San Simeon Zebras
This poem is about an animal that has been a part of a great zoo way back in the 1920’s. The zebra, along with some other wild animals like the American Bison, the Rocky Mountain elk, and the European white fallow deer, were a part of what could have been the largest zoo in the world. William Randolph Hearst established a collection of wild animals in a private zoo in his ranch at San Simeon (Carlson).
In this poem, it discusses how animals, not only the zebra were taken away from their native grounds. It is shown in the first and second statement, “Like many, they are out of place.” William Hearst was an avid collector of wild species, then putting them in his ranch. He is taking these creatures away from their natural homes in order to satisfy his wants.
These animals have been deprived of roaming free without any bounds. Even though they were in a large area like the Hearst ranch, they are still like captives, spirited away from their natural environment, in order to provide man’s pleasure. This is reflected in the latter parts of the poem in the lines, “What an invitation, that wire-slatted hillside…” and “Lost so completely, everyone is, in passing, interested.” If you look at it completely, it is a very sad statement that they have to endure being a captive, being barred to roam freely, in the confines of wire-laden land, so that they could please people, so that they could make them happy. It is against their will, but what can they do? This poem is truly an expression of the hardships and cruelty of poaching and catching. It is an eye-opener, saying that even animals have their rights to be free. To live, just like what we humans want and even fight for sometimes (“Hearst Castle”).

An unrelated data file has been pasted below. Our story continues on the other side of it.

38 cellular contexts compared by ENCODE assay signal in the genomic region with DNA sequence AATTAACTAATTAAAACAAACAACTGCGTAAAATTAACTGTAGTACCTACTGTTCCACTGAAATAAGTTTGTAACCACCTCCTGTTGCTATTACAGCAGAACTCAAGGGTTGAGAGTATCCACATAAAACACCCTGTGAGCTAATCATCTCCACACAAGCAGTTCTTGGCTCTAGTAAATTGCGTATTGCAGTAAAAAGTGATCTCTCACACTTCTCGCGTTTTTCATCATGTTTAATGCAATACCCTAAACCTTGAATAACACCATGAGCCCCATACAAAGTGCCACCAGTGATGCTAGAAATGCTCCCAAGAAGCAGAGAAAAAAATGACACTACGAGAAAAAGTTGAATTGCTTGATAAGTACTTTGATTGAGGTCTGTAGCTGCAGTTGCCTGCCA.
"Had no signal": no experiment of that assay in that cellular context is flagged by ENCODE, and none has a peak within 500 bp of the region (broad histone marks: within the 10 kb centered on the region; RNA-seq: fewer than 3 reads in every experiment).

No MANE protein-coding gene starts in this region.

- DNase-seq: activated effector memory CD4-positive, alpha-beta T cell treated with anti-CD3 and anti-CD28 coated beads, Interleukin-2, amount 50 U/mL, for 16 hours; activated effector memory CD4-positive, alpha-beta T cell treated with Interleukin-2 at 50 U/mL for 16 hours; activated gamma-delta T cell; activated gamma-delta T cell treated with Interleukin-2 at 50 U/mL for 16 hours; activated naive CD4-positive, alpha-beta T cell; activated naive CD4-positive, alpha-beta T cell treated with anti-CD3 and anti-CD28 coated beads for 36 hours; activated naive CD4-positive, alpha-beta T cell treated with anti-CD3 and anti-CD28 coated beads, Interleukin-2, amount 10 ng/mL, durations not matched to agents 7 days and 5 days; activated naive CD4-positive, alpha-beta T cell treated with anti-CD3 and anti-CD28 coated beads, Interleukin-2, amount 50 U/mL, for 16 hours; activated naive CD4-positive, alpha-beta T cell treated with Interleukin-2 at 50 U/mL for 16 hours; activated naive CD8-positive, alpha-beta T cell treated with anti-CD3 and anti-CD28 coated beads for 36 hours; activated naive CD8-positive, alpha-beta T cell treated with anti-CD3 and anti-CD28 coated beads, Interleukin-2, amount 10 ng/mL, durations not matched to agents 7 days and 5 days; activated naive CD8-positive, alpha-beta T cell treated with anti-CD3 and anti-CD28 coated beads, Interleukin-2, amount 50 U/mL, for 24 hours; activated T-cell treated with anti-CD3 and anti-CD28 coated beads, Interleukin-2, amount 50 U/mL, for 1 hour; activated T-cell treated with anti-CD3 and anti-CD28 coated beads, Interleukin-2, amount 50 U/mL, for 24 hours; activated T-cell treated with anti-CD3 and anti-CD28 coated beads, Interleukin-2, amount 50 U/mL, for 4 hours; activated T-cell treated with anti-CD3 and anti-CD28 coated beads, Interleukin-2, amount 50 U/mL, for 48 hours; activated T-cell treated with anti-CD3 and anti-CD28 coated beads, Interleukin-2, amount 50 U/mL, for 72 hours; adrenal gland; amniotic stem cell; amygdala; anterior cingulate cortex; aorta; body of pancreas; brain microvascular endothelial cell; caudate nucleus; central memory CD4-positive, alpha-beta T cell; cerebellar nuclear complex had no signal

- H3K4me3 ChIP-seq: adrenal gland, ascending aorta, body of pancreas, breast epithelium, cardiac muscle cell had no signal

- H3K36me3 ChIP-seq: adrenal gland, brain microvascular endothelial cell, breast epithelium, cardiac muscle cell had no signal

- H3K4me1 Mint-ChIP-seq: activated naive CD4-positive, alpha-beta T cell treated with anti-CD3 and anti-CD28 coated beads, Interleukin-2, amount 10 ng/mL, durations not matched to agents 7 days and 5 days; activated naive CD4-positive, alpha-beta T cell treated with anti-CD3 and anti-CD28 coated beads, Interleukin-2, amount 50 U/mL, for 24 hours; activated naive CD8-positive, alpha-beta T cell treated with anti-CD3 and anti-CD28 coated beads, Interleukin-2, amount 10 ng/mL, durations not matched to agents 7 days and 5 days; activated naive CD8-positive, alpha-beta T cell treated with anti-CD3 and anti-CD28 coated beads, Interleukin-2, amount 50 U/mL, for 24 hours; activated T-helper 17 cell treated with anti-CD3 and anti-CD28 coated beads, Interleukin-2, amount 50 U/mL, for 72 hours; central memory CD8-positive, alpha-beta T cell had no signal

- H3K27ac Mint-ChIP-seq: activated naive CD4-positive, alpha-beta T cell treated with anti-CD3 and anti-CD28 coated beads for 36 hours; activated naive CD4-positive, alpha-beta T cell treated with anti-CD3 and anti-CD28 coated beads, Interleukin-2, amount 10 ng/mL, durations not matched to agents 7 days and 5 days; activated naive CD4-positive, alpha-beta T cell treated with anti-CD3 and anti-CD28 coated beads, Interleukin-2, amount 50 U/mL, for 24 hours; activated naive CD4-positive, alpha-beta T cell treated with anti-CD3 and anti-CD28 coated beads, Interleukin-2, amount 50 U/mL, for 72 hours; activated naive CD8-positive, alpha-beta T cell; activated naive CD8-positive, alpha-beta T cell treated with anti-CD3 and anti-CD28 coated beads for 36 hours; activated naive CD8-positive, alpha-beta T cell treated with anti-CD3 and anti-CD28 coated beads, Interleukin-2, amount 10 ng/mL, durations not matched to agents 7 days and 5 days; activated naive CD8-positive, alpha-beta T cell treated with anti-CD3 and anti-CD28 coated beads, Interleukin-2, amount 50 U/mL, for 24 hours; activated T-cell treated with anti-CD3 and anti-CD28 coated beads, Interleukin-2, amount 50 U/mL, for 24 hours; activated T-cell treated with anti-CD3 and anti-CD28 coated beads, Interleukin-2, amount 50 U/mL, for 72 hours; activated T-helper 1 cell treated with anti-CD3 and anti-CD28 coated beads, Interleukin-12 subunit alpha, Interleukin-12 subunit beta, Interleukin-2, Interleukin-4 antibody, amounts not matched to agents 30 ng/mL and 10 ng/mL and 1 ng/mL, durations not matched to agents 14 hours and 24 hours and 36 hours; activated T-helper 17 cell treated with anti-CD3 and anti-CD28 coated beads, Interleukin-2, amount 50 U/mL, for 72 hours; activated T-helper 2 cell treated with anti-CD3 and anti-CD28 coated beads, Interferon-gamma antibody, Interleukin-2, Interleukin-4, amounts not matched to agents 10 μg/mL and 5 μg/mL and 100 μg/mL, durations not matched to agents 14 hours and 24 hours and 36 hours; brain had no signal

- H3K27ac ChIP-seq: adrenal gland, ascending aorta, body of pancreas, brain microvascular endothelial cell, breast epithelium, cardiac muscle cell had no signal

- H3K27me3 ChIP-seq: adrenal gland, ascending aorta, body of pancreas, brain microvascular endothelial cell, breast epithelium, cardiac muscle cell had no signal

Carlson, Oliver. Hearst: Lord of San Simeon. New York: Viking Press, 1936.
“Hearst Castle”. 2004. California State Parks. <http://www.hearstcastle.com/history/zoo.asp>.